The European Commission has today disbursed €770 million to Belgium in pre-financing, equivalent to 13% of the country’s financial allocation. Belgium is one of the first countries receiving a pre-financing payment under the Recovery and Resilience Facility (RRF). It will help to kick-start the implementation of the crucial investment and reform measures outlined in Belgium’s recovery and resilience plan.
The Commission will authorise further disbursements based on the implementation of the investments and reforms outlined in Belgium’s recovery and resilience plan. The country is set to receive €5.9 billion in total, fully consisting of grants, over the lifetime of its plan.
Today’s disbursement follows the recent successful implementation of the first borrowing operations under NextGenerationEU. By the end of the year, the Commission intends to raise up to a total of €80 billion in long-term funding, to be complemented by short-term EU-Bills, to fund the first planned disbursements to Member States under NextGenerationEU.
Part of NextGenerationEU, the RRF will provide €723.8 billion (in current prices) to support investments and reforms across Member States. The Belgian plan is part of the unprecedented EU response to emerge stronger from the COVID-19 crisis, fostering the green and digital transitions and strengthening resilience and cohesion in our societies.
Supporting transformative investments and reform projects
The RRF in Belgium finances investments and reforms that are expected to have a deeply transformative effect on Belgium’s economy and society. Here are some of these projects:
- Securing the green transition: The RRF invests €400 million in climate change adaptation in measures to restore biodiversity and increase resilience towards climate change, to buffer against floods, droughts and heat effects. This includes circular water use projects, investments in a coherent network of protected areas for nature and climate-resilient forests, for the re-meandering of rivers and the creation and restoration of wet nature and valleys.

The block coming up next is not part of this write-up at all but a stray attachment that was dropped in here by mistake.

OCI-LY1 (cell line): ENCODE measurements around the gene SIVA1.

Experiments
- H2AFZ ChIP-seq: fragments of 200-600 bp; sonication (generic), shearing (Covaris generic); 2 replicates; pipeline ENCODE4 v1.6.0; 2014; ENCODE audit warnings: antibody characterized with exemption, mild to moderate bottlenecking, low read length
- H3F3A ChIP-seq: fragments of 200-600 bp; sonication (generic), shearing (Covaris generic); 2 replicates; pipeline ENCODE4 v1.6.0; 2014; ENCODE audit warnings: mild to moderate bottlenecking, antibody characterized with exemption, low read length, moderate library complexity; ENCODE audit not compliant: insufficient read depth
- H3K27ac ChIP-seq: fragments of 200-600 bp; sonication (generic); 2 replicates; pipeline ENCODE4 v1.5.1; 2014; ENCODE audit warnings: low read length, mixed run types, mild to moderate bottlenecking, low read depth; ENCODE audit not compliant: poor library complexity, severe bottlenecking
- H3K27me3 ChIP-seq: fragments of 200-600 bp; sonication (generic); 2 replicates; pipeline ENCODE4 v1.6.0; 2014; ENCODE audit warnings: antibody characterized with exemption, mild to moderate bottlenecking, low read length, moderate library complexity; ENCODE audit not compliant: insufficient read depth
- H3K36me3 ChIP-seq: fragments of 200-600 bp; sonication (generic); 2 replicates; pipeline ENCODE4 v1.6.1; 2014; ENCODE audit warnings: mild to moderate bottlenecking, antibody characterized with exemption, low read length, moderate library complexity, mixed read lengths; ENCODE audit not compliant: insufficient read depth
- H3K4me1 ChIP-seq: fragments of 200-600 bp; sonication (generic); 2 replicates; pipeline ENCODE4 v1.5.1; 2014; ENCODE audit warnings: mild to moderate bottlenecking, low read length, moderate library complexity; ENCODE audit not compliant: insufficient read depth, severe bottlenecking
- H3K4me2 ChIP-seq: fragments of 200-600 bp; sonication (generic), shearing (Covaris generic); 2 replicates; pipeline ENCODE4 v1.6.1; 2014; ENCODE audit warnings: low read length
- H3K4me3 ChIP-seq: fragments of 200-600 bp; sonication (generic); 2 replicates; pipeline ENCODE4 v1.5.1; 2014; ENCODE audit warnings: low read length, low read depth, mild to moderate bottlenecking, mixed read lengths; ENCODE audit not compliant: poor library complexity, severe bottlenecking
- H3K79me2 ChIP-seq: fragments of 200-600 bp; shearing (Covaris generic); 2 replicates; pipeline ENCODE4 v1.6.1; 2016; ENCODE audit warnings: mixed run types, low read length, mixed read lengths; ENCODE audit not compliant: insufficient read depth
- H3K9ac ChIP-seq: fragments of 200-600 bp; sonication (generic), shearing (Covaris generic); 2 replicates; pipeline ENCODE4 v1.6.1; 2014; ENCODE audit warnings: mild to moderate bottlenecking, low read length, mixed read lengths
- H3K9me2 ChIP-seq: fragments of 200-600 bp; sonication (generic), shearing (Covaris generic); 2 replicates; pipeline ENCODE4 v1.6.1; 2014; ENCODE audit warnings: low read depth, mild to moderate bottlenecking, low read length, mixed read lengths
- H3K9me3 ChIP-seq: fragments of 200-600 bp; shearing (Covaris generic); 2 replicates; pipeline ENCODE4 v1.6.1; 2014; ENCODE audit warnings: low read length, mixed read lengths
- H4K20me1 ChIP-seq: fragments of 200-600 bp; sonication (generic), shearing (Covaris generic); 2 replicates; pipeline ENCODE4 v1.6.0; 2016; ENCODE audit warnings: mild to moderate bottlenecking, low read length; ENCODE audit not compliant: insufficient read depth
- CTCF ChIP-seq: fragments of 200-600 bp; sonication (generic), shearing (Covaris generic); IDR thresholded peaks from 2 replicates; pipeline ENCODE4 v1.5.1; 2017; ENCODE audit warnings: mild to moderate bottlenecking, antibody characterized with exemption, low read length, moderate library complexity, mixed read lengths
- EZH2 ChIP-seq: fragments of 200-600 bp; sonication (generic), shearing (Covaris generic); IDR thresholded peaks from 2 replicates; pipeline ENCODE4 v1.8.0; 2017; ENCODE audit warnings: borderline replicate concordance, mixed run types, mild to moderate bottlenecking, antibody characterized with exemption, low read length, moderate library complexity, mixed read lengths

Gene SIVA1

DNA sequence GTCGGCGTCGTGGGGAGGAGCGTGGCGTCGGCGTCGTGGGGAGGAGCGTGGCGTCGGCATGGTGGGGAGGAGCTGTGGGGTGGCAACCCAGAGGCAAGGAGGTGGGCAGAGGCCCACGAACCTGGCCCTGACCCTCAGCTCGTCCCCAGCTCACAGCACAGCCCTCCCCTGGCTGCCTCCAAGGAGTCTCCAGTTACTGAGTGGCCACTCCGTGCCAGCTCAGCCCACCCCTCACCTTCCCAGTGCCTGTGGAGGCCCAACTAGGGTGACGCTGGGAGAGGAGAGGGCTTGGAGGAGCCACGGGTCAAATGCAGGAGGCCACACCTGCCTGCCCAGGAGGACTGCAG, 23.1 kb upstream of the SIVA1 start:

- Supporting the digital transition: Belgium’s plan has an ambitious skills agenda. This includes investments of €480 million in a more inclusive and future-proof education system across language communities with improved digital and STEM (Science, Technology, Engineering, and Math) skills of pupils and students and access to digital tools and technology.
- Reinforcing economic and social resilience: the Belgian plan contains measures worth €450 million to improve and expand training to facilitate the integration of vulnerable groups – including people with a migrant background, the low-skilled, people with disabilities – and to improve access to the labour market for job seekers.